“To fail in the sincerity of sharing … in the sincerity of love, means to cultivate hypocrisy, move away from the truth, to become selfish, to extinguish the fire of communion and turn to the frost of interior death,” the pope said.

Vatican ‘acknowledges the court's decision’ to dismiss Cardinal George Pell's appeal

Vatican City, Aug 21, 2019 / 04:18 am (CNA).- The Vatican said Wednesday it acknowledges the decision by the Court of Appeals in Victoria to uphold the conviction of Cardinal George Pell, while recalling Pell’s insistence of his innocence throughout the judicial process.

The conviction of Cardinal George Pell on five counts of abuse was upheld by the Court of Appeals in Victoria Aug. 21. After an appellate panel announced its decision at a court proceeding, the cardinal was returned to prison.

“While reiterating its respect for the Australian judicial system... the Holy See acknowledges the court’s decision to dismiss Cardinal Pell’s appeal,” Matteo Bruni, Holy See press office director, said Aug. 21.

Bruni stated that “as the proceedings continue to develop, the Holy See recalls that the Cardinal has always maintained his innocence throughout the judicial process and that it is his right to appeal to the High Court.”

Pell’s legal team has said it will thoroughly examine the over 300-page judgment before deciding whether to petition the Australian High Court in Canberra. Such an effort is expected by legal experts to offer very slim chance of success, given the appeal court result.

Pell’s lawyers have said that he will not petition for a shorter sentence.

Bruni concluded his brief statement Aug. 21 by expressing the Holy See’s closeness to victims of sexual abuse and confirming its commitment to carry out appropriate ecclesiastical procedures against clergy who have committed abuse.

The Vatican announced in March the Congregation for the Doctrine of the Faith would carry out a canonical process against Pell at the conclusion of the judicial process in Australia.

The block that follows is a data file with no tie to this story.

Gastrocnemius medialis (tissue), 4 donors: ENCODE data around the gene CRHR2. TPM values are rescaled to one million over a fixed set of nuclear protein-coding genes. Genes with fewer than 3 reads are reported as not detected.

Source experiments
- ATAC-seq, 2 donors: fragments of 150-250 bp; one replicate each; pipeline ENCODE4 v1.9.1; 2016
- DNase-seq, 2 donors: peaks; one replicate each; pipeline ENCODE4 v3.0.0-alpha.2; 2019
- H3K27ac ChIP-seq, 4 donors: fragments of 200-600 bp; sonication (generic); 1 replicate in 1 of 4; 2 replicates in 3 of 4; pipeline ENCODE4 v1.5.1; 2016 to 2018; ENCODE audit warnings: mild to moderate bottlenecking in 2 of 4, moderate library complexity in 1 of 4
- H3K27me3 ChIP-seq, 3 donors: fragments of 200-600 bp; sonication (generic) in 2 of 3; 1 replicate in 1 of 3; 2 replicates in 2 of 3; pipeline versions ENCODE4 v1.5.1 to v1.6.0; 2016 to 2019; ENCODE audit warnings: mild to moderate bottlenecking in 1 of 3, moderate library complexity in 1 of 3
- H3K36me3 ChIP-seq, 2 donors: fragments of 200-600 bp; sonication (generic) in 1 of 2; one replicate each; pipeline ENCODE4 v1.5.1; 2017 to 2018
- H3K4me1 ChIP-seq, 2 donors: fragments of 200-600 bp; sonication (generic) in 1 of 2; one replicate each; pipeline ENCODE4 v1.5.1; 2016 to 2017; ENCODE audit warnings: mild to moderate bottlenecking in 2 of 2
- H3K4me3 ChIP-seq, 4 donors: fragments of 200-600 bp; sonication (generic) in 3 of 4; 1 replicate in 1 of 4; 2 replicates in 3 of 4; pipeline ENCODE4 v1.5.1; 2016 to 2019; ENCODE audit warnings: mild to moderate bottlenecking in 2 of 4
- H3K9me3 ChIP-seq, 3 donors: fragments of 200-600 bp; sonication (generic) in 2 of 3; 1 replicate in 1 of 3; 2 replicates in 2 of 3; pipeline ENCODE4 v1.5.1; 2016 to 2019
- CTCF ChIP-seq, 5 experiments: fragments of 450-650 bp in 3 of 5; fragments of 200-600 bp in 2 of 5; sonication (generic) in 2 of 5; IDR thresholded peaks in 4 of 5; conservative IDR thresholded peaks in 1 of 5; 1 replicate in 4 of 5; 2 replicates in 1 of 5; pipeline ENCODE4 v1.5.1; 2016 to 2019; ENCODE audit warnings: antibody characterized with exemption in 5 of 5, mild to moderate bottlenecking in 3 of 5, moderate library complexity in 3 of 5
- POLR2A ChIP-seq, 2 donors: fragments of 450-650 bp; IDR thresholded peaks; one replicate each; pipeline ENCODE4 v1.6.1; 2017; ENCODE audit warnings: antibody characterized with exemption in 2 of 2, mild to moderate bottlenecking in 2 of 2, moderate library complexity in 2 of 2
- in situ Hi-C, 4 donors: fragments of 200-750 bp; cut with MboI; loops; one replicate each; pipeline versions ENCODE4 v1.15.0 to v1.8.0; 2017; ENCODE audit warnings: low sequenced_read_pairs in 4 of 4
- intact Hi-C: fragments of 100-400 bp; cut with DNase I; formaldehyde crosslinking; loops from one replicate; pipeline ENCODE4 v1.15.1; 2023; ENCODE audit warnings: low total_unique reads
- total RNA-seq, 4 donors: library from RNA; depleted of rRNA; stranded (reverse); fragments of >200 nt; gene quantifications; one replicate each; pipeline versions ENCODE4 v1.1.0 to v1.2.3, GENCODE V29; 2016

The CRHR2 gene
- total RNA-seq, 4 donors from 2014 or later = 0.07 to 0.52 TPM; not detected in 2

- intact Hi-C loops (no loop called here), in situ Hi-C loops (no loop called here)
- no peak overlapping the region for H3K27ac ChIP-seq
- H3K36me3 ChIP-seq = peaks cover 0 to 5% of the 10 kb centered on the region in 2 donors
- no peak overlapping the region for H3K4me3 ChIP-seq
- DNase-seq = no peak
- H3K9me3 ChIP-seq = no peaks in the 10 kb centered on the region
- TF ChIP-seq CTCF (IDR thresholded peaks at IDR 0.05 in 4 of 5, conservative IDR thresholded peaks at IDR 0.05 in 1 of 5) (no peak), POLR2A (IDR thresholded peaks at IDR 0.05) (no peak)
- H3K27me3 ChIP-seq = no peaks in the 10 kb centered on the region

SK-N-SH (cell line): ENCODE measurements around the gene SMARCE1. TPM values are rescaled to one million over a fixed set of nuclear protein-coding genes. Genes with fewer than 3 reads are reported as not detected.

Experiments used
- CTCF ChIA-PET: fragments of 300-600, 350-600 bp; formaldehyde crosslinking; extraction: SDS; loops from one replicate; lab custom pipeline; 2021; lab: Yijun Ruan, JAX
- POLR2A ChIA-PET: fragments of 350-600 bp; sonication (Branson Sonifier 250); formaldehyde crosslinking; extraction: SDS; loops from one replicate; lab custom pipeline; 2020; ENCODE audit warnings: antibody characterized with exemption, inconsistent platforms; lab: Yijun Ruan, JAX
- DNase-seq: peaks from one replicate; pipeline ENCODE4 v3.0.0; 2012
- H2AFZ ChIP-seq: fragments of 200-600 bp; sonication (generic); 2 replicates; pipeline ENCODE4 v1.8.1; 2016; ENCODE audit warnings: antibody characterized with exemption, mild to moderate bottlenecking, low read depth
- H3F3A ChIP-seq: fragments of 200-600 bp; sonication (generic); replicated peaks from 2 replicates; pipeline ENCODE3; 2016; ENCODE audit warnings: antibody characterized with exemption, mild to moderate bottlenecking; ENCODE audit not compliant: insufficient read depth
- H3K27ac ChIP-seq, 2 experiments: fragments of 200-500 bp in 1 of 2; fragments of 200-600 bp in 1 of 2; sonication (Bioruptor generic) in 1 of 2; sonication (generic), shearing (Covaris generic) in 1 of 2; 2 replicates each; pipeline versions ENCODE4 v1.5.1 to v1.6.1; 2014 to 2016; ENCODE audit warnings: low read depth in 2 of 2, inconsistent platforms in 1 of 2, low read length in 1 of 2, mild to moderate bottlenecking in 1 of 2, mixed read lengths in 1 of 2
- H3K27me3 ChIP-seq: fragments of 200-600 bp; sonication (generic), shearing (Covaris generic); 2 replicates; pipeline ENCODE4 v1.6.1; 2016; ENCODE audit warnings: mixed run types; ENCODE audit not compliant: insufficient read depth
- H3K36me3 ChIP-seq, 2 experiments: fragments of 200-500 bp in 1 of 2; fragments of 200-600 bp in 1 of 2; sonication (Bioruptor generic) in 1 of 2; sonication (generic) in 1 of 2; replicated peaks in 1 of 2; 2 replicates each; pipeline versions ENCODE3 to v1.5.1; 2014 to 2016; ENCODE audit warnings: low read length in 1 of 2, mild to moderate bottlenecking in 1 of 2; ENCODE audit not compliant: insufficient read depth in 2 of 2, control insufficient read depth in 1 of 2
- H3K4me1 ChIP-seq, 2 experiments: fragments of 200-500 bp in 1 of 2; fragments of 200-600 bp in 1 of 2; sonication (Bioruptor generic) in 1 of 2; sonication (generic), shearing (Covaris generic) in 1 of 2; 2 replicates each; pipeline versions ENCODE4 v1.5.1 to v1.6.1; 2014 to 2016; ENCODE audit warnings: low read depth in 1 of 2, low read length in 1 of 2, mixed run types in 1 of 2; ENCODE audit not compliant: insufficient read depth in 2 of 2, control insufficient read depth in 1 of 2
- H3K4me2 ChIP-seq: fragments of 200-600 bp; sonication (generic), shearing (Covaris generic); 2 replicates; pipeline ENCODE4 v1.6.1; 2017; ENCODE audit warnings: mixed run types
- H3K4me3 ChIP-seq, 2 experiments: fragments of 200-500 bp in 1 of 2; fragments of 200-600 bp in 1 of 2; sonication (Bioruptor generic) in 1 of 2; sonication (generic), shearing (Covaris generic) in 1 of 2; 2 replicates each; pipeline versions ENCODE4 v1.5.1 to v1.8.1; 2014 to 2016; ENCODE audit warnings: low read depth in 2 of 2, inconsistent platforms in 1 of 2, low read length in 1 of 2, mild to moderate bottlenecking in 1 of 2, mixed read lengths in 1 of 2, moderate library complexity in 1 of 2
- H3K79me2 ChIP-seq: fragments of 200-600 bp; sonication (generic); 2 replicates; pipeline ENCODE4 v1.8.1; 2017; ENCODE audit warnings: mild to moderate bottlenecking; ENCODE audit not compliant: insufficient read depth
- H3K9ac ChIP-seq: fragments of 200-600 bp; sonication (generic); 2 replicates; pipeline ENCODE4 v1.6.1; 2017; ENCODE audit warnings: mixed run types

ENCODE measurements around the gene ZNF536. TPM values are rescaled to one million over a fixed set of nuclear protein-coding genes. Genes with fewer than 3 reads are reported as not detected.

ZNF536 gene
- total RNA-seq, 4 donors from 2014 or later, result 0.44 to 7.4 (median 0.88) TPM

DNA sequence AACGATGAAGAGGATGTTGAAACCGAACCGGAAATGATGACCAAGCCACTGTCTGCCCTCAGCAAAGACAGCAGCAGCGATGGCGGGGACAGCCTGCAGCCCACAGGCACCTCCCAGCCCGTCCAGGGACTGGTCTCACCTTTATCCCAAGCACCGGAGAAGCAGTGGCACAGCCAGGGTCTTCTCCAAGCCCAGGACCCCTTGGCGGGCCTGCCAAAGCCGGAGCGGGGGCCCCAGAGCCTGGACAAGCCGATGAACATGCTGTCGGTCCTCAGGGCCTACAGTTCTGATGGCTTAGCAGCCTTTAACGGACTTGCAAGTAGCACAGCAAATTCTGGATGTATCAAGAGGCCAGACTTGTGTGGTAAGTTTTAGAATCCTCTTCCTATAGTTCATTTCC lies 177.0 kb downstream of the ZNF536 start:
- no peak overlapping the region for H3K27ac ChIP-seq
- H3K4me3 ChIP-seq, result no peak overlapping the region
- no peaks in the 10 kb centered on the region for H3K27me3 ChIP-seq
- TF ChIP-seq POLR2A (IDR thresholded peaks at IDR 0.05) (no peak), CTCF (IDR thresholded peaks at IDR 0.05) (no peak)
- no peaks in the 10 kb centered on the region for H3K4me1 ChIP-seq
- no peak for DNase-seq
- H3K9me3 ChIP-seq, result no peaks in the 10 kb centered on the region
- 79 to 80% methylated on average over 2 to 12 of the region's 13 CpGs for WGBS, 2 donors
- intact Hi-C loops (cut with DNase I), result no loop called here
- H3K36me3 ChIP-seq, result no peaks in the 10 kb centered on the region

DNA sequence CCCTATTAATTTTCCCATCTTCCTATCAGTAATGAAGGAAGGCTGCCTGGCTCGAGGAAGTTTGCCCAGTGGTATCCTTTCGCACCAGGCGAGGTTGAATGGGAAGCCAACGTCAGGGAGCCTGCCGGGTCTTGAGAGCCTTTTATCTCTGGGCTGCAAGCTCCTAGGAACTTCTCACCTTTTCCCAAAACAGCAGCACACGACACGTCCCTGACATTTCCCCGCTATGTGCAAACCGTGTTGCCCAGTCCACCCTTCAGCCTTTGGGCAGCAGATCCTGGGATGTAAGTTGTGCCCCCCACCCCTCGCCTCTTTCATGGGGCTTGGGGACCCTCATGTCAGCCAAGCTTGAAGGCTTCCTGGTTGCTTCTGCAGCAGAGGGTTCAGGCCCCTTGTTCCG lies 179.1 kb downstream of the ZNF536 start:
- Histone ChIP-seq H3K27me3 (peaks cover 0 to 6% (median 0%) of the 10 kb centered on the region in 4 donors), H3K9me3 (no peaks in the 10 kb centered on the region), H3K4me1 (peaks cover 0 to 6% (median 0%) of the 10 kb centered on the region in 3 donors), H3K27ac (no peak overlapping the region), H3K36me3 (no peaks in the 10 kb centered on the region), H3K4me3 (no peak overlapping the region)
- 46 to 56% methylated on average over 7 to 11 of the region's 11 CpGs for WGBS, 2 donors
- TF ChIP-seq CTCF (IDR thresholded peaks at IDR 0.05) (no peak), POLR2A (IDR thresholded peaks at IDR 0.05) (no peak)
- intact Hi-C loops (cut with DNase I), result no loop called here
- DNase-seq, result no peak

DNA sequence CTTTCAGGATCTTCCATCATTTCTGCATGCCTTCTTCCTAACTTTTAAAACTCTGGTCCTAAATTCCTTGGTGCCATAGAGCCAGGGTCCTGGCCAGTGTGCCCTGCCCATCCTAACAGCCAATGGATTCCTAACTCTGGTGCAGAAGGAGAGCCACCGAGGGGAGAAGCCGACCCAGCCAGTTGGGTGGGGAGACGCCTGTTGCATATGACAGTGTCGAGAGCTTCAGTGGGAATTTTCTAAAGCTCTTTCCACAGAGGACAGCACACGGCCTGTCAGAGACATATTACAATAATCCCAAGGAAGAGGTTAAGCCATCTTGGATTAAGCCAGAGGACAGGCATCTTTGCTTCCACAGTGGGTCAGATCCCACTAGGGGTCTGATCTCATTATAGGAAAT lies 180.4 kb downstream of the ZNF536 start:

In response to questions, Bruni confirmed to journalists Aug. 21 that the CDF is “awaiting the outcome of the ongoing proceedings and the conclusion of the appellate process prior to taking up the case.”

Bruni also referenced the precautionary measures imposed on Pell on his return to Australia in summer 2017, per Vatican norms: “the prohibition from exercising public ministry and from any voluntary contact whatsoever with minors.”

The cardinal was convicted Dec. 11, 2018, on five charges that he sexually abused two choristers after Sunday Mass while he was Archbishop of Melbourne in 1996 and 1997.

He was sentenced to six years in prison, of which he must serve at least three years and eight months before being eligible to apply for parole.

The cardinal, 78, who remains an archbishop and a member of the College of Cardinals, was returned to prison immediately after court adjourned. He has been held in solitary confinement for 176 days. Pell is not permitted to celebrate Mass in prison.

He may now be transferred from the intake and evaluation facility at which he is currently being held to a different prison in Victoria.

Pell’s lawyers have said that he will not petition for a shorter sentence.

A statement from the Australian archbishops’ conference Wednesday said the bishops “believe all Australians must be equal under the law and accept today’s judgement accordingly.”

The statement also noted the Australian bishops’ commitment to bringing healing to those who have suffered abuse and to ensuring Catholic spaces are always safe, especially for children and vulnerable adults.

Individual Australian bishops also released statements Wednesday, including Archbishop Anthony Fisher of Sydney, who said “reasonable people have taken different views when presented with the same evidence” in Pell’s case, urging people “to maintain calm and civility.”